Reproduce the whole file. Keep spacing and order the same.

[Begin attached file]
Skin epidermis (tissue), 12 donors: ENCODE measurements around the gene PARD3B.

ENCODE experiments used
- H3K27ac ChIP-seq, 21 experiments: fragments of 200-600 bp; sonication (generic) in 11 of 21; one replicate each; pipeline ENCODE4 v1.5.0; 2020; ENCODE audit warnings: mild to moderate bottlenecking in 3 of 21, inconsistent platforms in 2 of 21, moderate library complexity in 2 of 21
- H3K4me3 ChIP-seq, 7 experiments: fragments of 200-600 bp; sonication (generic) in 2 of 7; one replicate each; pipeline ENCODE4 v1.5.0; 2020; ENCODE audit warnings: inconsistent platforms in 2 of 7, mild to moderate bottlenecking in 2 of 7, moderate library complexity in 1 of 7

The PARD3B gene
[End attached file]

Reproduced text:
Skin epidermis (tissue), 12 donors: ENCODE measurements around the gene PARD3B.

ENCODE experiments used
- H3K27ac ChIP-seq, 21 experiments: fragments of 200-600 bp; sonication (generic) in 11 of 21; one replicate each; pipeline ENCODE4 v1.5.0; 2020; ENCODE audit warnings: mild to moderate bottlenecking in 3 of 21, inconsistent platforms in 2 of 21, moderate library complexity in 2 of 21
- H3K4me3 ChIP-seq, 7 experiments: fragments of 200-600 bp; sonication (generic) in 2 of 7; one replicate each; pipeline ENCODE4 v1.5.0; 2020; ENCODE audit warnings: inconsistent platforms in 2 of 7, mild to moderate bottlenecking in 2 of 7, moderate library complexity in 1 of 7

The PARD3B gene